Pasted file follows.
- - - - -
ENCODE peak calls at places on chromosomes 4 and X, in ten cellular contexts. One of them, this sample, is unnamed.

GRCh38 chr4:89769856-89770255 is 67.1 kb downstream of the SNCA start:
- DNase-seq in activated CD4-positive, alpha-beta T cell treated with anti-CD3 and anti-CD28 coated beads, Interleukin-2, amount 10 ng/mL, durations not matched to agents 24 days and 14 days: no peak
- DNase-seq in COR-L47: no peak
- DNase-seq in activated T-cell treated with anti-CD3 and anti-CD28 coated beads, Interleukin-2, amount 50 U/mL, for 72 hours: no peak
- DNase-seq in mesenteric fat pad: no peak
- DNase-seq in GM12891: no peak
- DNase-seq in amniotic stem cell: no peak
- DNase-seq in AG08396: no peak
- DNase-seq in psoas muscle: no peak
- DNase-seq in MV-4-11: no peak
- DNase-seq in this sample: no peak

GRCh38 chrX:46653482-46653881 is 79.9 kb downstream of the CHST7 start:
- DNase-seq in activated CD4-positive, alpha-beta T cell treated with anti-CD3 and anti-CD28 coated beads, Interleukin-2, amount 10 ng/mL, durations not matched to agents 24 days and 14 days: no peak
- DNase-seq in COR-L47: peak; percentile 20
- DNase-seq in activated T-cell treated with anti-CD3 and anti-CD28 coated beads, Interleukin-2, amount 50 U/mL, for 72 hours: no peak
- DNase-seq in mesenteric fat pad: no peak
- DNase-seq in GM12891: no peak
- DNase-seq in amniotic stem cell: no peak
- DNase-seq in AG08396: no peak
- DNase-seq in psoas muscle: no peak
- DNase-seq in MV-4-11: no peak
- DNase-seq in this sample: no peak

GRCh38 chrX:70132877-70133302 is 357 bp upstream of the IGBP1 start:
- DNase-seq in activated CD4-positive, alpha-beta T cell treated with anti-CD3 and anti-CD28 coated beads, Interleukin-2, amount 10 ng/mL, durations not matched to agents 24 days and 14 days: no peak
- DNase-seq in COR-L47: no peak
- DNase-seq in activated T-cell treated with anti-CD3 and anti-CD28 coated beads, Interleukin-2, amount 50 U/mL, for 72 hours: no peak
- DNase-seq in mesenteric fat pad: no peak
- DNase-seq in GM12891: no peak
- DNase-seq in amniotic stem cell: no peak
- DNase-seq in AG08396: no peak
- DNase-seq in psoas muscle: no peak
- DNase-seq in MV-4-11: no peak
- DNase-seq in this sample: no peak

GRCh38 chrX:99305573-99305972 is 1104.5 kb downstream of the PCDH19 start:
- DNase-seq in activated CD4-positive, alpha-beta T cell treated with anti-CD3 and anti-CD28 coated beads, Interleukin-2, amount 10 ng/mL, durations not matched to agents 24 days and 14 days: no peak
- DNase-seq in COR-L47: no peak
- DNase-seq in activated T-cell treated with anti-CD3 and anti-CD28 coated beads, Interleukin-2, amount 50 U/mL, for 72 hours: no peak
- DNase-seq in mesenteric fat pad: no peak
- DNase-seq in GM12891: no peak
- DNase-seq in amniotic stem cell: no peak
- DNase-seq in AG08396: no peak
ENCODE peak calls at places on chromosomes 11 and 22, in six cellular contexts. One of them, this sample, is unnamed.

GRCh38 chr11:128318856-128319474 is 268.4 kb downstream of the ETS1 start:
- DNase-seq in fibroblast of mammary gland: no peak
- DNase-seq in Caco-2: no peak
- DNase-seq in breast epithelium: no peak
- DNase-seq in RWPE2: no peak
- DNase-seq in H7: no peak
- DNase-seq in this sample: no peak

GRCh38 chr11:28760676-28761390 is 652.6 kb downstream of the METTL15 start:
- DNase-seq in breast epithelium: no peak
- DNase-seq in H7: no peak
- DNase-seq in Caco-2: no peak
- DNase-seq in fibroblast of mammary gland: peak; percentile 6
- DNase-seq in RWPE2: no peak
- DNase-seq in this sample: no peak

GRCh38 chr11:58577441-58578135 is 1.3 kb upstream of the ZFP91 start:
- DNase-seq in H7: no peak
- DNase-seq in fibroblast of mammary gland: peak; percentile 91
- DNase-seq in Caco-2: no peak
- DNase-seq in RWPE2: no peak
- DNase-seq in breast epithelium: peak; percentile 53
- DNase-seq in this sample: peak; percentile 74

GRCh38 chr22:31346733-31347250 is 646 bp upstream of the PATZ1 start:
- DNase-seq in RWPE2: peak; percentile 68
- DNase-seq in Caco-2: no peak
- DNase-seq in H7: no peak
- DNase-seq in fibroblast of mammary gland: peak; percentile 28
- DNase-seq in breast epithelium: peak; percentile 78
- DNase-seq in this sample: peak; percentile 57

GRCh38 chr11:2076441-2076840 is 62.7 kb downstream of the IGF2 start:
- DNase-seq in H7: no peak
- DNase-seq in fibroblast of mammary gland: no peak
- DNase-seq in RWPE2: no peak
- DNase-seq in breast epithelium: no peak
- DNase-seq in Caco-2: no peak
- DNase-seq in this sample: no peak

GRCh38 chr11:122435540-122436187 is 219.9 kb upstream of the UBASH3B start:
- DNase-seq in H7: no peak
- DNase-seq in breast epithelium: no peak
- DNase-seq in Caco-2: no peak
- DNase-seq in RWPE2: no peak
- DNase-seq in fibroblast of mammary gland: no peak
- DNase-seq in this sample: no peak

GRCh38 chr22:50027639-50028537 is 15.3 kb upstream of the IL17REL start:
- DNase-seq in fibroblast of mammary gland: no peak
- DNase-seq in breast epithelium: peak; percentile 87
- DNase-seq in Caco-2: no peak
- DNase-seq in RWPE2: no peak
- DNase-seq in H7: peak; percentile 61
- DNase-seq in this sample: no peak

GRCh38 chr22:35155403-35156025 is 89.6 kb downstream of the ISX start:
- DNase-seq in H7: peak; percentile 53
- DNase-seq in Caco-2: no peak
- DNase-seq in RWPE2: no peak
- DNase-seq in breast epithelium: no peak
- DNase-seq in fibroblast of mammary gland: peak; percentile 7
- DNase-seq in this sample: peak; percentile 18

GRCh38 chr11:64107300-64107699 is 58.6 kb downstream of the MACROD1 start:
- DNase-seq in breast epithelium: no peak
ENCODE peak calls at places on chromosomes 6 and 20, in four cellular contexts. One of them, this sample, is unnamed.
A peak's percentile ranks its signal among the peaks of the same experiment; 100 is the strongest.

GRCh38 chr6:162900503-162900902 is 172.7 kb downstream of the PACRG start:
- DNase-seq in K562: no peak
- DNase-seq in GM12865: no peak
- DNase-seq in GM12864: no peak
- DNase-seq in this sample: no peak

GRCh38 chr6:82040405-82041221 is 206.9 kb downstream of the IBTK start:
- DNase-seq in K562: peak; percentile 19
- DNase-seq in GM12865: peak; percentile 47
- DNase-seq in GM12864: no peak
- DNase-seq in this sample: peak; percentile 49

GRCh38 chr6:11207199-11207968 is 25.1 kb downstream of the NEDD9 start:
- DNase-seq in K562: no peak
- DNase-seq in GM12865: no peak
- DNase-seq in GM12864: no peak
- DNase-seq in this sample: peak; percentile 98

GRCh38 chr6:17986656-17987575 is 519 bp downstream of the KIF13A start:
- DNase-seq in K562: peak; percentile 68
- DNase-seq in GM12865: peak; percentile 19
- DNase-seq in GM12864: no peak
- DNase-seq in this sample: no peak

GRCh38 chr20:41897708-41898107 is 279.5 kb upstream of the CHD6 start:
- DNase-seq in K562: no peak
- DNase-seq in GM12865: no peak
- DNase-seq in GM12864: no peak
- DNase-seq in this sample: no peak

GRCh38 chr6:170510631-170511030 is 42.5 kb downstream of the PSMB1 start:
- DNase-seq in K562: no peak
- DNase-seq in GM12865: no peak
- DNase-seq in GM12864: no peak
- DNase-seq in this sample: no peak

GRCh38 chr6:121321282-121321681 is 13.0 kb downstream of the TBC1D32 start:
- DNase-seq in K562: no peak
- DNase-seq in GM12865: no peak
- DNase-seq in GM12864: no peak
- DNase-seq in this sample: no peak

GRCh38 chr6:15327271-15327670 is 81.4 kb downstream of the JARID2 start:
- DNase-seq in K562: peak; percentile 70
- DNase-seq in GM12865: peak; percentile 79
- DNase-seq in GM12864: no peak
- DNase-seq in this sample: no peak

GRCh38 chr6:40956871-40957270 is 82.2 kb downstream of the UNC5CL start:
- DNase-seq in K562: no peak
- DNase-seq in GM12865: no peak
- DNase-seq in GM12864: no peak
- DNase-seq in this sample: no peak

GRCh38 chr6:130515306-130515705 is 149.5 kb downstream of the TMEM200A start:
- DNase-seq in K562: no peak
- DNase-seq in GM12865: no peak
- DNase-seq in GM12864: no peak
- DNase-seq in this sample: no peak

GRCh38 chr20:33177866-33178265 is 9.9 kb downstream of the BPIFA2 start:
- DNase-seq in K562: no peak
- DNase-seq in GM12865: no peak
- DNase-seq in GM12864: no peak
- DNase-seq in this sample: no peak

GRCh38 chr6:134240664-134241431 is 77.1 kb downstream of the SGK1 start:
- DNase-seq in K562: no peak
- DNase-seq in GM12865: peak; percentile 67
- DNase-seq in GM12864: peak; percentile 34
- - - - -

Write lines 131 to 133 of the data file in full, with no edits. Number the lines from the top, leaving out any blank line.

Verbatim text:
- DNase-seq in GM12865: no peak
- DNase-seq in GM12864: no peak
- DNase-seq in this sample: no peak